Bill Would Allow Formation of `Risk-Retention' Groups
The measure, approved Tuesday by the House, is far more modest than the major overhaul of the nation's product liability insurance laws currently under debate in the Senate.
But it seems destined to prove more politically acceptable to a Congress that has been split over liability insurance measures by conflicting pressures from the insurance industry and trial lawyersgroups.
The bill would enable business, governmental, professional and other groups caught in the liability cost crunch to save money by insuring themselves or forming groups to buy insurance.
Similar to legislation already approved by the Senate, the bill won approval on a voice vote, with Rep. Jim Florio, D-N.J., declaring consumers must ""never again be left with no alternative to traditional forms of insurance.''
The measure would pre-empt state laws barring businesses and others from forming such so-called risk-retention groups. Differences between the bill and its Senate counterpart must now be resolved.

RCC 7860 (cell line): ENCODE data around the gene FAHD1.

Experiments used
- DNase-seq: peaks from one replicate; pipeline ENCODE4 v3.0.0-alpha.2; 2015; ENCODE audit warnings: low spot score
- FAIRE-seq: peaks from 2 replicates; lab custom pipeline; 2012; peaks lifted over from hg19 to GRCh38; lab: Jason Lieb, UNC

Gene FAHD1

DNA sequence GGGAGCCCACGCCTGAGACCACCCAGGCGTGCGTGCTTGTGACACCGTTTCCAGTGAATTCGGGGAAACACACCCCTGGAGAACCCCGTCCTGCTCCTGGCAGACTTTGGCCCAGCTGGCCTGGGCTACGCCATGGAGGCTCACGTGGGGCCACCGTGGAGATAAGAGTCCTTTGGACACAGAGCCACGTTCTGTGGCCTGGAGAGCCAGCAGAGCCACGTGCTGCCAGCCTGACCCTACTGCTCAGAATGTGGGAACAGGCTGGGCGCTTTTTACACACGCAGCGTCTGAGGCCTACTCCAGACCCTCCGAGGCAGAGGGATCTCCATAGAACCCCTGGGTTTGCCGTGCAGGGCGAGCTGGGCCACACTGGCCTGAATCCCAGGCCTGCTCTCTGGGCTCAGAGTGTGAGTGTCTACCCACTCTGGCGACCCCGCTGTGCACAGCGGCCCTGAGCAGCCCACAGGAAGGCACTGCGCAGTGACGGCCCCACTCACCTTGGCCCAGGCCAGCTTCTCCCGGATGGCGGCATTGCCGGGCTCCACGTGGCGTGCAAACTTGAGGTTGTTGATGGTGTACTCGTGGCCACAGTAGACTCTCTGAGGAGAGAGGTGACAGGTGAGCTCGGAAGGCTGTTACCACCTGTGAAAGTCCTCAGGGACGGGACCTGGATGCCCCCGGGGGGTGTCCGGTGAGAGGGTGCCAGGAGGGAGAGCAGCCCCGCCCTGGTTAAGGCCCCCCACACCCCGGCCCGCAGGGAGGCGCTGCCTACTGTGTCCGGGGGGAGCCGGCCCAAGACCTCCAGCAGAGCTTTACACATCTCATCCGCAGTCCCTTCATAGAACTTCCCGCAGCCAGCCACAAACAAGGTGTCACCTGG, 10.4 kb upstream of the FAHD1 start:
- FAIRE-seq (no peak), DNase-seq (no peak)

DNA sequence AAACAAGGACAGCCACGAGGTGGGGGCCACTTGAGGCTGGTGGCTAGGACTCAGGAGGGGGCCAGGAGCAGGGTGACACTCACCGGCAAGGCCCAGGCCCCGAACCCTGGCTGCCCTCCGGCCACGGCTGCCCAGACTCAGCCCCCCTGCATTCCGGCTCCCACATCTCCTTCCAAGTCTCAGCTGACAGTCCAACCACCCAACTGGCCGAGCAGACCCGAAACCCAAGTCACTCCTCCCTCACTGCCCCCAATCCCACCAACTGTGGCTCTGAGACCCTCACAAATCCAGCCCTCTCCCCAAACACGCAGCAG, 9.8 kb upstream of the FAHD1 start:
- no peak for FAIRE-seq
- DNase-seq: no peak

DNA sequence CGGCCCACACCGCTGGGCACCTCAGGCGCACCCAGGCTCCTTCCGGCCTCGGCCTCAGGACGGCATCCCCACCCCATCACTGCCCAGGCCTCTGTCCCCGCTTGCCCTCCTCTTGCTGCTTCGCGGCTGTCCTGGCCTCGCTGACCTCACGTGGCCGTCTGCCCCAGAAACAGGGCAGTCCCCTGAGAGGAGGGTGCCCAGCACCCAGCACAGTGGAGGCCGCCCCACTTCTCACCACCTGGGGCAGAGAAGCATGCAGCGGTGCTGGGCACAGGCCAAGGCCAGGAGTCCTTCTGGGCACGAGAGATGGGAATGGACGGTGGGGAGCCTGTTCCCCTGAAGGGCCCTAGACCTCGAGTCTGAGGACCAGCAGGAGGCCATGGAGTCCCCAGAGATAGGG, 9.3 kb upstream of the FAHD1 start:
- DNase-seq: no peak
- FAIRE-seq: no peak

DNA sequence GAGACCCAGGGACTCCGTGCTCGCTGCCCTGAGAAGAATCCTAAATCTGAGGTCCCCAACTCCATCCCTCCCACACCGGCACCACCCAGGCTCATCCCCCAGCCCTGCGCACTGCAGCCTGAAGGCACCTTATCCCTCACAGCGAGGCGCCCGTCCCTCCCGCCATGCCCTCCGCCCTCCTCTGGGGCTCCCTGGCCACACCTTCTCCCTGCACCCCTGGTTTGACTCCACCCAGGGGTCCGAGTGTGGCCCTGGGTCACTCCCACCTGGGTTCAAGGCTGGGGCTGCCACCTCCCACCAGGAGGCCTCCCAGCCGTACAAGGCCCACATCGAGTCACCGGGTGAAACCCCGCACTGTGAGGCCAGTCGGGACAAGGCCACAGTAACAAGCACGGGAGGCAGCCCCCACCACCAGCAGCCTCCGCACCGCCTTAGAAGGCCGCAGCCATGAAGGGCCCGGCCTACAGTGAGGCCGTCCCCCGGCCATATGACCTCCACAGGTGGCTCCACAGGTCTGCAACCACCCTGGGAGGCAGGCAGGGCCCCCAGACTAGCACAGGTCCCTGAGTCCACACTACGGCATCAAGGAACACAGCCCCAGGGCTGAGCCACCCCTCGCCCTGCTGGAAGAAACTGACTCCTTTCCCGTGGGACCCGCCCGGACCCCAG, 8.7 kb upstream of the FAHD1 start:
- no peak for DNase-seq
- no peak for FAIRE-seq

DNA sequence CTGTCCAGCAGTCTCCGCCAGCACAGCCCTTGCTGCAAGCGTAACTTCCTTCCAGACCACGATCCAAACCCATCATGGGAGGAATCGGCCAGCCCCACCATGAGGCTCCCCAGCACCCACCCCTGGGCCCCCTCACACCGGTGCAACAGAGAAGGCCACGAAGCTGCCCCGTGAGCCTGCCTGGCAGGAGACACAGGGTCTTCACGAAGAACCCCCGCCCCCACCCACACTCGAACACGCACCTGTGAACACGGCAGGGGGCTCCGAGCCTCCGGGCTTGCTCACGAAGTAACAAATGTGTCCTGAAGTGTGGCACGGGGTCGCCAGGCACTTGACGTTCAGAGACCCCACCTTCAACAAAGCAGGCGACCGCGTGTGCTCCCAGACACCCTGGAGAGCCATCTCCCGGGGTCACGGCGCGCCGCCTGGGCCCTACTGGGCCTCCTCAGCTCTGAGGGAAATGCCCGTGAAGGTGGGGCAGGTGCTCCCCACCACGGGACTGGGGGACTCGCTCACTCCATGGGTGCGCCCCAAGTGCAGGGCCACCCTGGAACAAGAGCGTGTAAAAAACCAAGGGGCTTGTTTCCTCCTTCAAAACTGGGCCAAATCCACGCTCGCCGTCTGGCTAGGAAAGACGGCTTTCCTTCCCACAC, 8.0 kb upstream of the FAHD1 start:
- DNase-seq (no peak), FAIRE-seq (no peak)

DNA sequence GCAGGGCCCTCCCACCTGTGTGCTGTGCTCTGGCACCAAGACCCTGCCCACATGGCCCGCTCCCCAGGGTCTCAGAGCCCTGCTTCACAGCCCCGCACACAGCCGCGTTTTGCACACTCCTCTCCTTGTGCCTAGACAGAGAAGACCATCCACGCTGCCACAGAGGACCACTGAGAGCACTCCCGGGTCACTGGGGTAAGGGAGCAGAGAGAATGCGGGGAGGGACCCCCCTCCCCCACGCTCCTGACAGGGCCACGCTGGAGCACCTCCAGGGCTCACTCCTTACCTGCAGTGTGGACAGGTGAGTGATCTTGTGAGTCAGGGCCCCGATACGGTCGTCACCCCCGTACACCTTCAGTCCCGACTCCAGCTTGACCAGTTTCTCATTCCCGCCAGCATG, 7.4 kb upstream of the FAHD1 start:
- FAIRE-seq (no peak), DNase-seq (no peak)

The risk-retention plan amends a 1981 law that provides such groups with a green light to band together to buy product liability insurance or self-insure against product liability risks.
The new version would expand that authority to include all forms of liability insurance.
In the Senate, critics of the product liability overhaul plan sponsored by Sen. Bob Kasten, R-Wis., first sought to table, or kill, the measure. Then, for tactical reasons, they deserted their own cause. The tabling move fell short by the unusual margin of 96-0.
Kasten chortled afterward that the critics wanted to avoid going on record as being against the legislation, which has broad business support.
Actually, Sen. Ernest F. Hollings, D-S.C., took to the floor again to denounce the product liability insurance ""crisis'' as a ""$6. …